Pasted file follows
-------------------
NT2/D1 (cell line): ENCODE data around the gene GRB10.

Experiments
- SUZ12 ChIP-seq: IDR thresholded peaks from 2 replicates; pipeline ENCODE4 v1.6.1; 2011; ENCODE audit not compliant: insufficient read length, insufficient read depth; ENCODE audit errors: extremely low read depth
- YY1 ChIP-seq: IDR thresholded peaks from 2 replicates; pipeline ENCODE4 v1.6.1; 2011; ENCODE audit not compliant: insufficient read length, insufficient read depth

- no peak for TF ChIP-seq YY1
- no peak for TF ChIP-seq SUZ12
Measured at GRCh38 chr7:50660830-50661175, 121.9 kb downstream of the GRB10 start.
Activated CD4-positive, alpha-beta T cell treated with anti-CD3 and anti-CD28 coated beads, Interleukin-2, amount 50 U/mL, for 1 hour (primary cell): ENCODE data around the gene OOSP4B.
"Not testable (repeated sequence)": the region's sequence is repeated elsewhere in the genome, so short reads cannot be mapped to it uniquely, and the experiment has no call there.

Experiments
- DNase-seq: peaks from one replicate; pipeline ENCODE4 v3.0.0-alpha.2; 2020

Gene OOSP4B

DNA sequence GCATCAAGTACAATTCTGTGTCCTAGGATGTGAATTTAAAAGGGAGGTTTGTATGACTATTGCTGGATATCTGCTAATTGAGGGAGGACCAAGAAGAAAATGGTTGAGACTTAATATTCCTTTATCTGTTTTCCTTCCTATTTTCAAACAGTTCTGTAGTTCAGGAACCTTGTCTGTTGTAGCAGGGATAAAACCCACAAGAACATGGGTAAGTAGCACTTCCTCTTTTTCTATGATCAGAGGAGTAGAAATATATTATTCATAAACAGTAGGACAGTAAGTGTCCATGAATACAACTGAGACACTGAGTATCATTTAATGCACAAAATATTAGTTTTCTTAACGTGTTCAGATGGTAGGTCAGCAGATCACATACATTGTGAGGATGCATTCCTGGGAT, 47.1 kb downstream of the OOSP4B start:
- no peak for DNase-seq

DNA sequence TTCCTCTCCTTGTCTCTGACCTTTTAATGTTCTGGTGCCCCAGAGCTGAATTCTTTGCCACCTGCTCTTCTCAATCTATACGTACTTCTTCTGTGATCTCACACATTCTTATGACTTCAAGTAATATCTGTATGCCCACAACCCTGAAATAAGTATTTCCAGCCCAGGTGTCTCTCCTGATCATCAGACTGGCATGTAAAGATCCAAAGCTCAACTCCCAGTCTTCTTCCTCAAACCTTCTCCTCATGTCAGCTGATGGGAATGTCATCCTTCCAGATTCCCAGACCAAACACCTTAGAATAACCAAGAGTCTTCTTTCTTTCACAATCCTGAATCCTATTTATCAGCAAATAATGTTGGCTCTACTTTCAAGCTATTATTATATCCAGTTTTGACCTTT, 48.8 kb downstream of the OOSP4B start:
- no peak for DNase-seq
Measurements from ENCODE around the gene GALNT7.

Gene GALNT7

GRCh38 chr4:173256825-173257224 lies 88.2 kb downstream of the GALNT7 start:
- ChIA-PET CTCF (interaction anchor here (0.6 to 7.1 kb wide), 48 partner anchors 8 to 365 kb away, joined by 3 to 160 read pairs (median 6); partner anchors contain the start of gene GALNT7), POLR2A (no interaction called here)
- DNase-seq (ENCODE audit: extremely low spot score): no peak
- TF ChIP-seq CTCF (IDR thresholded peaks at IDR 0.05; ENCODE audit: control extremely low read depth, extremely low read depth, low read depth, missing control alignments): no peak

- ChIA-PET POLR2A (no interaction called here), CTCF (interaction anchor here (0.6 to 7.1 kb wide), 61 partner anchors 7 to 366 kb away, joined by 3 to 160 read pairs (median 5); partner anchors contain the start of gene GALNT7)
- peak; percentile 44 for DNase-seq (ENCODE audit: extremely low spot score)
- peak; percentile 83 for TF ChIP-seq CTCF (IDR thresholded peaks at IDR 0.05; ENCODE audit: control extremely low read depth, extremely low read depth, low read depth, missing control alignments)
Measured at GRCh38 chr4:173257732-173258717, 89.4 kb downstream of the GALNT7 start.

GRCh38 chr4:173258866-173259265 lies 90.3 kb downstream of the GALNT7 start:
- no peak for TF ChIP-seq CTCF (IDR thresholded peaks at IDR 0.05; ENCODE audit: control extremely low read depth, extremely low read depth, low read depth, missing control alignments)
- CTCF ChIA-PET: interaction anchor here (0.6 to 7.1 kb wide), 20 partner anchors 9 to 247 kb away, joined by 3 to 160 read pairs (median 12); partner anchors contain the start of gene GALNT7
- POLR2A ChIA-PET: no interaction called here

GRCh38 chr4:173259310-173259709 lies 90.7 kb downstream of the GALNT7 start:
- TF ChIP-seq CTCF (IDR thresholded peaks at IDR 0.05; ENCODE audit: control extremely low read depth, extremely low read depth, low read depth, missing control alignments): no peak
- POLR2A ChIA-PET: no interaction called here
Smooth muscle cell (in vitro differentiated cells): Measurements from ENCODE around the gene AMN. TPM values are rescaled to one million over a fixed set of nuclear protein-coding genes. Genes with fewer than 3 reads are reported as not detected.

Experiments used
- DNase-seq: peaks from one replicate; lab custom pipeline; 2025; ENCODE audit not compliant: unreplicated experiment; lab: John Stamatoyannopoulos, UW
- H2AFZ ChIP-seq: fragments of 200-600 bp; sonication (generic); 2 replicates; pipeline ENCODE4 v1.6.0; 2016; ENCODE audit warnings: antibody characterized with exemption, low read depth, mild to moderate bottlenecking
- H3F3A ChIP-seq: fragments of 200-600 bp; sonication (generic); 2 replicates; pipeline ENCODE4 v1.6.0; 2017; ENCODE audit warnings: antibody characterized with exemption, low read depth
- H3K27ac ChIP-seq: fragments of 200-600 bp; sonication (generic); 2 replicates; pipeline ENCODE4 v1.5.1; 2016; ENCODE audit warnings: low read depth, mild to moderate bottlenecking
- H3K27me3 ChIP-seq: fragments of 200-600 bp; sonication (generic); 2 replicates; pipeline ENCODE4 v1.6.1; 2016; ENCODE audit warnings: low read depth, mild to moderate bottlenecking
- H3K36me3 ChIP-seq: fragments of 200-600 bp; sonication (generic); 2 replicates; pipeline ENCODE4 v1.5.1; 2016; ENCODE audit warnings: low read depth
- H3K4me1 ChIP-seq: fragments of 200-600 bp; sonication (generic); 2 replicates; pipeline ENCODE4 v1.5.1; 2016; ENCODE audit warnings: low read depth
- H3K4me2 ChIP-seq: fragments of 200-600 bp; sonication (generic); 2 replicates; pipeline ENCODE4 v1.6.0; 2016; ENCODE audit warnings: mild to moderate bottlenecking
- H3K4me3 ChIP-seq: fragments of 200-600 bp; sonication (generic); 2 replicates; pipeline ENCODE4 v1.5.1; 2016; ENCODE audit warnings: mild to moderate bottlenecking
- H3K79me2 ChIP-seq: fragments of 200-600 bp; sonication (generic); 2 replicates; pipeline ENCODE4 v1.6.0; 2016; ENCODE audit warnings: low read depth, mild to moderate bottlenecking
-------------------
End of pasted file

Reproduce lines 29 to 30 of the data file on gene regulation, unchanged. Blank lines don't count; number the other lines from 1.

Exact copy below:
- CTCF ChIA-PET: interaction anchor here (0.6 to 7.1 kb wide), 20 partner anchors 9 to 247 kb away, joined by 3 to 160 read pairs (median 12); partner anchors contain the start of gene GALNT7
- POLR2A ChIA-PET: no interaction called here